Que? Não. Sim. Obrigada. Não sei, have all been my frequented go to responses to any and every question or situation since my arrival in Brazil. My use of Não sei, came to a head this past week though. My understanding of Portuguese has made some ground so when my mãe asked me if I was having lunch at the apartment my undecided response was identical to my English response; I don’t know or Não sei. She repeated herself. I replied again Não sei. She asked if I understood and said it another way slower. I responded Sim, não sei. Mãe proceeded to holler for my sister who was chit chatting with her friend in the living room. Mãe walked me with her to the living room and repeated herself yet again. My sister’s friend who speaks English translated mãe’s question and I answered her, “Yes I know I’m just undecided. It’s ok I will just eat here for lunch.” In my haste I said in English what time is lunch. My sister’s friend immediately asked in Portuguese for me. I said to myself, geez luweez I know how to ask that.
To take things to another level I have to ask myself, how and when else can a challenge with language impact communication? My lunch misunderstanding is an ordinary example of when a breakdown in communication can create unnecessary confusion. As a public health professional I need to be able to understand information spoken and provided to me, as well as convey information in an understandable manner. Relying on the simplicity of my American vernacular is not appropriate for any and every question or situation. My audience is not always like me and I have to conduct myself accordingly. I need to make the conscious effort to be understood, and not force my way of understanding on another. Taking the time to reflect, digest, and speak more conservatively with a foreign language was a lesson learned for me.
“The struggle is real, because you make it real”- Dr. Kim Ramsey-White
Monday May 11, was our first day at the Institute of collective Health, Federal University of Bahia (ISC or UFBA) and we learned a lot about the schools research initiatives and the background/history of the University. I found the information on their programs and research regarding nutritional diseases in youths, infectious diseases, and the impact of policies on health, to be really interesting.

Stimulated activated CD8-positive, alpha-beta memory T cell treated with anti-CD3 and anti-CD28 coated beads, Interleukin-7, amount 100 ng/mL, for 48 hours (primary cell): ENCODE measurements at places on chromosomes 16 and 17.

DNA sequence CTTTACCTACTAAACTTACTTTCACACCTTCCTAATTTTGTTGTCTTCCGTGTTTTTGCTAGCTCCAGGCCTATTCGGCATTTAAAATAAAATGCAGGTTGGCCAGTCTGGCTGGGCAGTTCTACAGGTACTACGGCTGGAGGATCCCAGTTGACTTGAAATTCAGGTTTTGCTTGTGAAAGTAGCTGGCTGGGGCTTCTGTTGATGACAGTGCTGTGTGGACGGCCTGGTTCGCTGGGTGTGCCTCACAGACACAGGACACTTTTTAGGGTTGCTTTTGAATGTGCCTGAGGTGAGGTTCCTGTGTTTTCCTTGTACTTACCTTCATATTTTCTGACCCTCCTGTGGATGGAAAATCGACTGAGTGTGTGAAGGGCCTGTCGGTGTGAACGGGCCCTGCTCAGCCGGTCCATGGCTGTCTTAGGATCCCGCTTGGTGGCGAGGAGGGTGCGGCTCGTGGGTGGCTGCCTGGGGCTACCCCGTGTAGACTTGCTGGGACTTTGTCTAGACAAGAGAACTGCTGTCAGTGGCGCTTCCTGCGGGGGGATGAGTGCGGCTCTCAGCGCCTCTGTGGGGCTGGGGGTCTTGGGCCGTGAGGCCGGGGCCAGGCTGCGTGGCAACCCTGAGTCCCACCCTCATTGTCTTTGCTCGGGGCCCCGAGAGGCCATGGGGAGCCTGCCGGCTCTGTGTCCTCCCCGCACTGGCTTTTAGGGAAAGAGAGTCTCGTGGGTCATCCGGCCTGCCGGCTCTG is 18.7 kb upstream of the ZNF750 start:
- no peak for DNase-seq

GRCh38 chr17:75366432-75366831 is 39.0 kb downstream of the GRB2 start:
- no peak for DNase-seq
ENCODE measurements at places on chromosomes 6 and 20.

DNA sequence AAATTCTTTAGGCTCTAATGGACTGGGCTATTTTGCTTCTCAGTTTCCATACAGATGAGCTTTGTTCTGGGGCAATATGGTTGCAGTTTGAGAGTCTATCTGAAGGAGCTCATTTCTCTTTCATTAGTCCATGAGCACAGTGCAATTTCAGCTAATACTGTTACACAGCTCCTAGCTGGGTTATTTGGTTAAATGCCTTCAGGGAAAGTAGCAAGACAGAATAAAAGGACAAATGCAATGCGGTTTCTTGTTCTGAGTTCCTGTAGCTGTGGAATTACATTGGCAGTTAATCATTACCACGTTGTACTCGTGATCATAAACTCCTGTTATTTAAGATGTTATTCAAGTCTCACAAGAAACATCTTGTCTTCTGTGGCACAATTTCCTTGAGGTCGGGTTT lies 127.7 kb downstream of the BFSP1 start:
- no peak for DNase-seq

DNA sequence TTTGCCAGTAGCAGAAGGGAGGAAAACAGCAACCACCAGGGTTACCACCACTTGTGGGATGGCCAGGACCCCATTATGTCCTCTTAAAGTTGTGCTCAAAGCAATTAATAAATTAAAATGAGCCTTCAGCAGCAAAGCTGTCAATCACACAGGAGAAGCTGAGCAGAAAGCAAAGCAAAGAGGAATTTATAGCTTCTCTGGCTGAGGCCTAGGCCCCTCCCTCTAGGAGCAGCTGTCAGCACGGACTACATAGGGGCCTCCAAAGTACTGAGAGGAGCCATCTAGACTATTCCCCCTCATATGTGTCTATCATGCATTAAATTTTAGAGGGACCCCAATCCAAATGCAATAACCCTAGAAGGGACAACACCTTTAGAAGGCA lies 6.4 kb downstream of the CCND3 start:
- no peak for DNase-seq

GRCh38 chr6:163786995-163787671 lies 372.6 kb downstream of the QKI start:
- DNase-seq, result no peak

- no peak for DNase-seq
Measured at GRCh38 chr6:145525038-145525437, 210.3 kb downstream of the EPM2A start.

When we learned about the history of the University, I found that there were a lot of similarities to educational discrimination that occurred in the US prior to the civil rights movement. For instance the Black population in Salvador is estimated at about 90% yet in prior years only about 10% of the students enrolled in the university identified as Black. A common practice was to administer admissions exams to the Universities. Black students usually did not pass these tests which kept them from being accepted into the University. This reminded me of the test that were administered at the voting polls that prevented Black voters from being able to vote.
Today we learned a lot about how social determinants such as income, education and race intersect to impact health. We also learned more about what collective health is. One of the administrators described public health as one component to collective health and gave an example of the government passing a policy that provided free HPV vaccinations for young girls. That was considered a public health intervention. The collective health approach would be to educate parents and youths on what the vaccine is, what HPV is, why it is recommended to be vaccinated, how HPV and other STDs can be prevented, etc. Collective health is the community response for health promotion and disease prevention.
Today was very informative, and very long. But a great start to our educational experience in Salvador.
We arrived in Salvador, Bahia Brazil safe and sound, and hungry! We needed to get checked in and settled, but food was on our minds. My first reality check was when I attempted to exchange money at the Airport. Myself and the lady behind the glass both spoke, shrugged, smiled, and said I don’t understand. It was a funny moment, but I knew there would be more encounters like that. She held up the calculator with the exchange amount displayed. I was thankful for the simplicity of her cooperation.
As we made our way to town, we took in the scenery. The land had greenery all over, including a bamboo archway that extends the equivalent length of a few street blocks. When we made it to the historic district, I realized that drivers drove on the right hand side, just like the US. Also, there are several extensive walking bridges for people to pass over main roadways safely. I’ve scene a couple of walking bridges here and there, usually by transit stations in the US, but feet apparently do a lot more walking in Brazil than in Georgia come rain or shine. When we finally made it to our day 1 destination, I ate good and napped hard. Beautiful and enthusiastic are the two adjectives I would use to describe day 1 in Salvador. My biggest limitation as of day 1 is the language barrier. I hope that by the first day of Portuguese class I can remark to people about how highly I think of Salvador, without turning to google translate first.